In March 15, the Beni Mellal Court of First Instance convicted one of the victims, A.B., for “acts of sexual deviancy with a person of the same sex,” under penal code article 489, and “public drunkenness.” The defendant, who according to his police statement had waived his right to legal counsel, was sentenced to four months in prison and a 500 dirham (US$52) fine and remains in prison. The same court that day convicted two of the attackers for assault and sentenced them to suspended two-month sentences.
Libération reports today that after spending 26 days in Prison the two victims have finally been released.
Homosexuality in Morocco is punished by six months to three years in gaol.
Two of the attackers have been discharged, two others who had been sentenced to two months suspended sentences have now been sent respectively to to four and six months. A fifth attacker, who is a minor, will be judged on the 20th of April.
The case drew international attention when a video appeared of the two men, their faces covered in blood, being dragged by their attackers along the street (La vidéo insoutenable de l’agression homophobe d’un couple homosexuel).
On Monday members of the group Femen appeared and attempted to demonstrate, with bare chests. “«Alors qu’une centaine de personnes manifestaient en défense des agresseurs homophobes, Femen est venu dénoncer l’homophobie d’Etat au Maroc», indique un communiqué des Femen qui réclame la libération des personnes «emprisonnées du fait de leur simple orientation sexuelle». While a hundred people have showed up to defend the homophobic attackers, Femen has come to denounced State homophobia in Morocco, they indicated in a communique, who demanded the people imprisoned for their sexuality be freed.
Femen protesters arrested.
Nazimuddin Samad: Murdered for Criticising Islam.
The Dhaka Tribune reports.
Student on hitlist killed by militants Mohammad Jamil Khan
Killers were chanting ‘Allahu Akbar’ while hacking the Gonojagoron Moncho activist
A masters student of Jagannath University was killed by suspected Islamist militants in Old Dhaka’s Sutrapur area last night.
Nazimuddin Samad, 28, was a student of the law department’s evening batch.
He was attacked at Ekrampur intersection around 8:30pm by three assailants while walking to his home in Gendaria with another youth after completing classes at the university near Bahadur Shah Park.
The youth accompanying the victim has remained traceless since the incident, police said.
Nazim is the son of Shamshul Haque from Bianibazar area of Sylhet. He was the information and research secretary of Sylhet district unit Bangabandhu Jatiya Jubo Parishad. He was also an activist of Gonojagoron Moncho’s Sylhet wing.
His friends said that Nazim used to campaign for secularism on Facebook and was critical of radical Islamists. A day before the murder, he expressed concerns over the country’s law and order in a Facebook post.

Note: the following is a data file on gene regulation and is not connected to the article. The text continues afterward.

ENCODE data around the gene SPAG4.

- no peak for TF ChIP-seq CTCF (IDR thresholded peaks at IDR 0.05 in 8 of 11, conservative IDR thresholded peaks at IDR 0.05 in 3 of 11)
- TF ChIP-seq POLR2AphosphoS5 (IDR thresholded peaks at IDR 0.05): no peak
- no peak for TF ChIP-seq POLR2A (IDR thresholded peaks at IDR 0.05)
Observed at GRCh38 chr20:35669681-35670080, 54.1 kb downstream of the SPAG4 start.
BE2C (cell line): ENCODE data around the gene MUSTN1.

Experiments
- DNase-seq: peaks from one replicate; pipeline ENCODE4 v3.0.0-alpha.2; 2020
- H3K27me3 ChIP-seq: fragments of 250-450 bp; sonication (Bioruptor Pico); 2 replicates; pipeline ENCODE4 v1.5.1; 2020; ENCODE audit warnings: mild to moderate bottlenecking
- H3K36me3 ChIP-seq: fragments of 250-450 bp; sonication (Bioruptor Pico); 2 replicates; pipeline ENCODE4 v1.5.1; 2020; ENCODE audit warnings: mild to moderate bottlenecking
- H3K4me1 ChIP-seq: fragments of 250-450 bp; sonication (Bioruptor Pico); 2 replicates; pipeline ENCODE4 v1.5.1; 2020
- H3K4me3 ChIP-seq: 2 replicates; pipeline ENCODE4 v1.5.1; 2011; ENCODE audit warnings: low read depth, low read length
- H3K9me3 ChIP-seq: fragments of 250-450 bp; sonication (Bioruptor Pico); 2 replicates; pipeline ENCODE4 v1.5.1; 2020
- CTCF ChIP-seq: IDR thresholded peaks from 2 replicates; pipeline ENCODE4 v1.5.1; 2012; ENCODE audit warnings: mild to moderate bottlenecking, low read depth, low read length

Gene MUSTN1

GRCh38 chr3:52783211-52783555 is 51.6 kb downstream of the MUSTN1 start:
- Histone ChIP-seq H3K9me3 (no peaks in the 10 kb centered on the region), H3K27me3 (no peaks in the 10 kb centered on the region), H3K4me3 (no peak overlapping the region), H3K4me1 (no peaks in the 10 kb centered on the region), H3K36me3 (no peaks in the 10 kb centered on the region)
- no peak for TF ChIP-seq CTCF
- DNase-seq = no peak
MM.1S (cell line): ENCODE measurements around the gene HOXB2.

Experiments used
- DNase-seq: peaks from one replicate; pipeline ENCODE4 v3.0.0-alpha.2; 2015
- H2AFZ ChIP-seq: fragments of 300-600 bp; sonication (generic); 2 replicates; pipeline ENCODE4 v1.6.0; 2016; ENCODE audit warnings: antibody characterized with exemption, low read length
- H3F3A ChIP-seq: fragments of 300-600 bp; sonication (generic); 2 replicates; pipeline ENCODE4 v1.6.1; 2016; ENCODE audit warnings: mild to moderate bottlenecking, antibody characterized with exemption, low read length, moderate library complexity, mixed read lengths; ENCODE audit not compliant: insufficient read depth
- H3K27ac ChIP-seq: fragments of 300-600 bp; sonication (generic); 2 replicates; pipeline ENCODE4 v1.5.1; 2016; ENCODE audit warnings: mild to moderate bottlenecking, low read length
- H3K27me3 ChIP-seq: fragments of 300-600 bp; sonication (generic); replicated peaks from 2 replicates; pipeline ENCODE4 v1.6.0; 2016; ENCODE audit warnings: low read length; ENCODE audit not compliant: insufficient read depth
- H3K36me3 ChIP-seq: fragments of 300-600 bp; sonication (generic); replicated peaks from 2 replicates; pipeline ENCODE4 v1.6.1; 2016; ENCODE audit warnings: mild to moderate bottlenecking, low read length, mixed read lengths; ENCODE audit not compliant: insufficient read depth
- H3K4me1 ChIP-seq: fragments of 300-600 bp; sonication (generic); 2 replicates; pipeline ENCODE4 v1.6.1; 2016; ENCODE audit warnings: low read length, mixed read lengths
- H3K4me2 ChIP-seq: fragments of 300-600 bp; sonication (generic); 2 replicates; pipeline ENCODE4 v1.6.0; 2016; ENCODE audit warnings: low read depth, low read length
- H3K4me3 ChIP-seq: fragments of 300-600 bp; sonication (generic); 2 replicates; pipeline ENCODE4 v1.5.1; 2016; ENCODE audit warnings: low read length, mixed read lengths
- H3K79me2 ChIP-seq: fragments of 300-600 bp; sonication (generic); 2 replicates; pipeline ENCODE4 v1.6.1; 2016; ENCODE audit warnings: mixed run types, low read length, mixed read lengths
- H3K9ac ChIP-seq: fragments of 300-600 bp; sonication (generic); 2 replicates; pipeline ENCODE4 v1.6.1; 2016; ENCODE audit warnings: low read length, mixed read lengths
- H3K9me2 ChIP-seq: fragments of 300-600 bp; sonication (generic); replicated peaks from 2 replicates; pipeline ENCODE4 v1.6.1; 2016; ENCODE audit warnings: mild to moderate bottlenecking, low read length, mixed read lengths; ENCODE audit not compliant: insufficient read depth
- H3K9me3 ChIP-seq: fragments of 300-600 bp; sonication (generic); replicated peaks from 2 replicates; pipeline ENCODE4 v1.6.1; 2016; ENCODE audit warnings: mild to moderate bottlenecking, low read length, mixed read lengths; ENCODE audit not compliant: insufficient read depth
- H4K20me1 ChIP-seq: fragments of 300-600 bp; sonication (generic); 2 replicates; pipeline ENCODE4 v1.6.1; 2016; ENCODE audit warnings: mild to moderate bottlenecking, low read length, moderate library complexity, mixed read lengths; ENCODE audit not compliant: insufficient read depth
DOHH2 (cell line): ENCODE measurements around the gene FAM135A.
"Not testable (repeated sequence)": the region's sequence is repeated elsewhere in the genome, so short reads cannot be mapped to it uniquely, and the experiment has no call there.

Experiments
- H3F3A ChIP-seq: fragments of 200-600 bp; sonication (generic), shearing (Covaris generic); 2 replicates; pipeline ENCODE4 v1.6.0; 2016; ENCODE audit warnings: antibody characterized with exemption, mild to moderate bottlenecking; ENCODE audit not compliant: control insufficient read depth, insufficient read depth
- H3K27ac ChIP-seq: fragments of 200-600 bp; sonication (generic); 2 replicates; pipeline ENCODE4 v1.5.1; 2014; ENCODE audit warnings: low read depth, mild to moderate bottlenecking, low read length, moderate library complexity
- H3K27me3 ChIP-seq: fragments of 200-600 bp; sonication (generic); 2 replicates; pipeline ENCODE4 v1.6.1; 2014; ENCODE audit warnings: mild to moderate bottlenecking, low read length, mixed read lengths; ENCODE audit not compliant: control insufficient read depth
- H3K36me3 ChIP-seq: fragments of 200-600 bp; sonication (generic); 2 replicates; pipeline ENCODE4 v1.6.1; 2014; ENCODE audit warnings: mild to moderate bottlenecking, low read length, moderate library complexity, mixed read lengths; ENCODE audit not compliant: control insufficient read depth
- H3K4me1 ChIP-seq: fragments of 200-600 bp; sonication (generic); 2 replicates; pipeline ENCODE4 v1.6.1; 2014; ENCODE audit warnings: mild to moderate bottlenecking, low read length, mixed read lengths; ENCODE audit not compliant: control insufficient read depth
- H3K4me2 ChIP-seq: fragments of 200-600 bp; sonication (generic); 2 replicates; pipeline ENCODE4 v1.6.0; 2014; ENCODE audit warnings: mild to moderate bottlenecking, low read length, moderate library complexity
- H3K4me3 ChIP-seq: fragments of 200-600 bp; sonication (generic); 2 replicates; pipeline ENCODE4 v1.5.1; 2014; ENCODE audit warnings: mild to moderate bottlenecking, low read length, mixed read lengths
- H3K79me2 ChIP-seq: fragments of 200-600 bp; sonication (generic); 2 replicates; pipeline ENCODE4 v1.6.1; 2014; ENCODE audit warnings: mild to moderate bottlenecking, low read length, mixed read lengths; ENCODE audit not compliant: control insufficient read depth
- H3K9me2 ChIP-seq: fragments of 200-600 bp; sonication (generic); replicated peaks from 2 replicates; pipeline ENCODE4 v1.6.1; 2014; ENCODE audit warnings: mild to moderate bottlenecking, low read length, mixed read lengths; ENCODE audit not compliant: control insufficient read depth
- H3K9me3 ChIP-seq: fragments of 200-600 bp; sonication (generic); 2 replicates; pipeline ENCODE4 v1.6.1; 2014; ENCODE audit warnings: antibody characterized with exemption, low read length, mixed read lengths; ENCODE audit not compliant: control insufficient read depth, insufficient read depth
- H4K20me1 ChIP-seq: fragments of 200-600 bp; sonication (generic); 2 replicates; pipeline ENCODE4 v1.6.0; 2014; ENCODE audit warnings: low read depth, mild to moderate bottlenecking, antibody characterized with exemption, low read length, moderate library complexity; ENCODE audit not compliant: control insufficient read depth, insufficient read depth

Police said that the killers who came on a motorcycle first intercepted them and then attacked Nazim with machetes. At one point, he fell on the street and then the attackers shot him to confirm death before leaving the place.
Businessmen of the area closed the shops immediately after hearing the gunshots.
During the murder, the killers were chanting “Allahu Akbar,” police said quoting locals.
Visiting the spot, the Dhaka Tribune reporter found the crime scene cordoned by the law enforcers and all the shops closed. Police recovered a bullet shell from the spot.
Nurul Amin, assistant commissioner of Sutrapur division, told the Dhaka Tribune that police went to the spot on information and found the body in a pool of blood. They were confirmed about his identity by the ID found in his pocket. Later, the police informed the university authorities and sent the body to hospital.
Doctors at Sir Salimullah Medical College Hospital declared him dead at 9pm.
AC Nurul further said that it is clear that the assailants kept an eye on Nazim’s activities for long and were aware of his way back home. “We are investigating the case sincerely to know the motive of the murder,” he added.
JnU Proctor Nur Mohammad said that Nazim got admitted to the university two months ago. “We have informed his family about the murder and are taking detail information about him,” he said.
Shamir Chandra Sutradhar, inspector (investigation) of Sutrapur police station, told the Dhaka Tribune: “Even though the spot was crowded at the time of the murder, they are not sharing any information with the police.
“However, we are trying to identify the assailants by talking to the shopkeepers and residents of the area.”